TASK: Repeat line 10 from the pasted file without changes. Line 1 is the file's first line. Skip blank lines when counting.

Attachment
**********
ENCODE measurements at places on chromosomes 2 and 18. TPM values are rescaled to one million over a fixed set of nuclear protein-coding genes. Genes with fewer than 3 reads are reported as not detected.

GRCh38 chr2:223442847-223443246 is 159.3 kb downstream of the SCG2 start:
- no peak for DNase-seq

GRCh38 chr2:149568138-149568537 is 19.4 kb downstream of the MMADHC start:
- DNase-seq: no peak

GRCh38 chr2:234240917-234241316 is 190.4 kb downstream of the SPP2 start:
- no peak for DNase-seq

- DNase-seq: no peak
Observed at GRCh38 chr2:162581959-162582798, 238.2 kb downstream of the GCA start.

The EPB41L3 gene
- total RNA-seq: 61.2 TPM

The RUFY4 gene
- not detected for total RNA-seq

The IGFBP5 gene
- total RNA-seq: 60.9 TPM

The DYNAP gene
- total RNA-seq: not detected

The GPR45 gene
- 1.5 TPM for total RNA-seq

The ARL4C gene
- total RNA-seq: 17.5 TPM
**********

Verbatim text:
The EPB41L3 gene